The Divisional Round of the NFL playoffs often produces some truly memorable matchups with last year being no exception.
The Los Angeles Rams survived a classic Tom Brady-led comeback and the Buffalo Bills, who are 13/4 to win Super Bowl LVII, were denied by the Kansas Chiefs in overtime after an epic quarterback shoot-out between Josh Allen and Patrick Mahomes.
But only one of those clashes makes it onto our list of the five greatest-ever Divisional Round games.
In the year that Franco Harris passed away at the age of 72, it would feel wrong not to include this game on any list of memorable Divisional Round games.
The game was mostly dominated by defense, and remained scoreless until the third quarter when Pittsburgh kicker Roy Gerela kicked an 18-yard field goal.
He added another from 29 yards in the fourth quarter to increase the Steelers' lead to 6-0. But Raiders backup quarterback Ken Stabler, who had replaced starter Daryle Lamonica, ran for a 30-yard touchdown to give Oakland a 7-6 lead with 73 seconds remaining.
Facing fourth-and-10 on their own 40 with 22 seconds left on the clock, Steelers quarterback Terry Bradshaw threw the ball toward fullback Frenchy Fuqua.
The pass bounced off Raiders safety Jack Tatum and seemed destined to hit the turf at Three Rivers Stadium, but Harris had other ideas and scooped the ball up just inches above the ground before racing 45 yards for the game-winning score.
The running back's heads-up play, which became known as 'The Immaculate Reception', earned the Steelers their first playoff victory in the franchise's four-decade history.
With the Colts leading 31-28 and time running out, Raiders quarterback Ken Stabler threw a 42-yard completion to tight end Dave "The Ghost" Casper to set up the game-tying field goal with 29 seconds left in regulation.
The play became known as the "Ghost to the Post" and Casper continued to haunt the Colts in overtime as he also caught a 10-yard touchdown pass 43 seconds into the second additional period to win the game.
Known as the "Epic in Miami," this game set playoff records for the most points scored in a playoff game (79), the most combined total yards by both teams (1,036), and most combined passing yards by both teams (809).
It also featured one of the greatest individual postseason performances - from Chargers tight end Kellen Winslow.
Miami tied the game at 24 apiece in the third quarter with Don Strock's 15-yard touchdown pass to Joe Rose. The two teams then traded TDs with Chargers QB Dan Fouts tossing a 9-yard tying score to James Brooks with about a minute left in regulation.
Dolphins kicker Uwe von Schamann had a chance to win the game on the last play of regulation, but his field goal attempt was blocked by Winslow - a play that would prove to be vital.
The drama went up a notch in overtime when the Chargers took the opening kickoff and advanced to the Miami 8-yard line only for kicker Rolf Benirschke to miss a 27-yard field goal attempt.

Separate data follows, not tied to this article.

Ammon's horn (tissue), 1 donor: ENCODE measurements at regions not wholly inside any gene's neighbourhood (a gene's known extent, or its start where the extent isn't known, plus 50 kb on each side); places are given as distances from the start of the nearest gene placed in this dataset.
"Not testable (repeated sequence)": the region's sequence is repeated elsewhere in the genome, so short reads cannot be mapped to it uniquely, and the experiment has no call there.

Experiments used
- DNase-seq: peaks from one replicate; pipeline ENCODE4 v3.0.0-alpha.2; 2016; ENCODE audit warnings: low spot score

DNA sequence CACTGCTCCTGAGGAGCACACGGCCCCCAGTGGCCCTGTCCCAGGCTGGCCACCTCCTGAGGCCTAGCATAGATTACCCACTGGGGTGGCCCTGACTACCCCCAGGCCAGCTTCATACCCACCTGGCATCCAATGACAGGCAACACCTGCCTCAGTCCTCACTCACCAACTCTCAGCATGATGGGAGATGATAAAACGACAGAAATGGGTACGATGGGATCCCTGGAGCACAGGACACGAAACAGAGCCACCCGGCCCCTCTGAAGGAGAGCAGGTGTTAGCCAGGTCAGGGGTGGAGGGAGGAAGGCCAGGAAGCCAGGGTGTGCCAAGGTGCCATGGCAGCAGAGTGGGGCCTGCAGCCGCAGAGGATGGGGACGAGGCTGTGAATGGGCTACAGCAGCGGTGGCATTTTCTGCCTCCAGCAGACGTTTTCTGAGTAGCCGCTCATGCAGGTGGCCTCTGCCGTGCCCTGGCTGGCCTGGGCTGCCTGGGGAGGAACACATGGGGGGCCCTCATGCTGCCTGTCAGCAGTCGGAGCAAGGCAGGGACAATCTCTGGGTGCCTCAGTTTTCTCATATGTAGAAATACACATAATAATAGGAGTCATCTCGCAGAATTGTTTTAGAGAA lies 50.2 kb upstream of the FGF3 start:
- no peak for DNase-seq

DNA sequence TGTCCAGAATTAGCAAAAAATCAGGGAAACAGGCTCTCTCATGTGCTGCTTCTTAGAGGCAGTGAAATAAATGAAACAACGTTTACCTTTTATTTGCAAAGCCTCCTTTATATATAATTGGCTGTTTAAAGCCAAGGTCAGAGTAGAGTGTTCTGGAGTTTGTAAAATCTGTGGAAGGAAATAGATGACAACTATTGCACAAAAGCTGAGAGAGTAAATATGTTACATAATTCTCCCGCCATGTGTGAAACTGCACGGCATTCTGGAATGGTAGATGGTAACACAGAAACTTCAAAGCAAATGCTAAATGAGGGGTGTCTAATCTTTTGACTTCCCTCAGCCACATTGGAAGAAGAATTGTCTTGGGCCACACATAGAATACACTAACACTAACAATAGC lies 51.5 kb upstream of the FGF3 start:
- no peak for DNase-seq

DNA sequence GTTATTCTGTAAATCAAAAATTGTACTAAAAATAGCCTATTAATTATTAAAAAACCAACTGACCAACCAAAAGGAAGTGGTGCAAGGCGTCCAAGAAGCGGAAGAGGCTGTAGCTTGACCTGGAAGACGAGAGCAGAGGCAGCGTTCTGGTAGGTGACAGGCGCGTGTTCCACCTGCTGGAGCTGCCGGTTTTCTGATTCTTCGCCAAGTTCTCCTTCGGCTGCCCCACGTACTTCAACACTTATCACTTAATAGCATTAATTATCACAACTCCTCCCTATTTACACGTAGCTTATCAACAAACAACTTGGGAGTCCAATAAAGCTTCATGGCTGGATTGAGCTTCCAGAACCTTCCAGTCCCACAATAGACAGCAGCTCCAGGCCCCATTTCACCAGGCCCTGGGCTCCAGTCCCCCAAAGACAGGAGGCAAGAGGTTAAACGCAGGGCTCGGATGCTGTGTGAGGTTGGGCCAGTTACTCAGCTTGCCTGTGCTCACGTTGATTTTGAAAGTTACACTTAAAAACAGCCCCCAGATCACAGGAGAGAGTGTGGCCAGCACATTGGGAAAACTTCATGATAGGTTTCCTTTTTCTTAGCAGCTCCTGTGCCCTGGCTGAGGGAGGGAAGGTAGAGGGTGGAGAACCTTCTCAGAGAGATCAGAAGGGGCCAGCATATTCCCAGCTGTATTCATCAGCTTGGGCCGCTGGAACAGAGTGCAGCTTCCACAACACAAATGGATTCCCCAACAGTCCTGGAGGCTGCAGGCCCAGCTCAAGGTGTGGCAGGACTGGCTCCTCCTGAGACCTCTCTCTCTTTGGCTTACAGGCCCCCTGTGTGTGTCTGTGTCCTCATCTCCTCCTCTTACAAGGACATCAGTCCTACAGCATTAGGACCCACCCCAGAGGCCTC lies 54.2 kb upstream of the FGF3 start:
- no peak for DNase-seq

Then after both teams exchanged punts twice, the Dolphins reached the San Diego 17-yard line, only to see Von Schamann's 34-yard attempt get blocked by defensive lineman Leroy Jones.
The Chargers then drove down to the Miami 10-yard line and Benirschke made the winning field goal.
The game is remembered for a clever hook-and-lateral touchdown from Fouts to Duriel Harris and finally on to Tony Nathan that ended the first half and an iconic post-game image of an exhausted Winslow, who finished the game with 13 receptions for 166 yards and a touchdown, being dragged off the field by two Chargers teammates.
Minnesota jumped out to a 17-0 lead, but New Orleans' offense began to get to work in the second half.
Saints quarterback Drew Brees hit RB Alvin Kamara with a 14-yard touchdown pass to go up 21-20 with three minutes left in the game.
The teams then traded field goals, and New Orleans took a 24-23 lead with 25 seconds to go. The Vikings faced third and 10 on their own 39-yard line with 10 seconds on the clock, and Case Keenum threw a pass to Stefon Diggs, who made a leaping catch on the right sideline.
Saints safety Marcus Williams missed a tackle on him and ran into his teammate, and Diggs nearly lost his balance before standing upright and racing into the end zone as time expired.
It was the first time a playoff game had been won with a touchdown on the final play of regulation and became known as the "Minneapolis Miracle".
The Rams had a commanding 27-3 lead over the defending Super Bowl champion Buccaneers in the third quarter, and many assumed the game was over.
However, Los Angeles squandered several opportunities to seal the win, including an errant snap and a missed field goal.
Meanwhile, Tom Brady and the Buccaneers fought back and never gave up hope. Late in the game, a fumble by Rams running back Cam Akers gave the Buccaneers the ball on the Rams' 30-yard line.
Facing fourth-and-inches on the 9-yard line, Brady handed the ball off to Leonard Fournette who scored a touchdown to tie the game.
With 42 seconds left, the Rams got the ball back and instead of playing for overtime, Matthew Stafford threw a 20-yard pass to Cooper Kupp followed by a beautiful 44-yard connection to bring them to the Buccaneers' 12-yard line.
The quarterback spiked the ball with four seconds remaining to set up Matt Gay for the winning 30-yard field goal as time expired.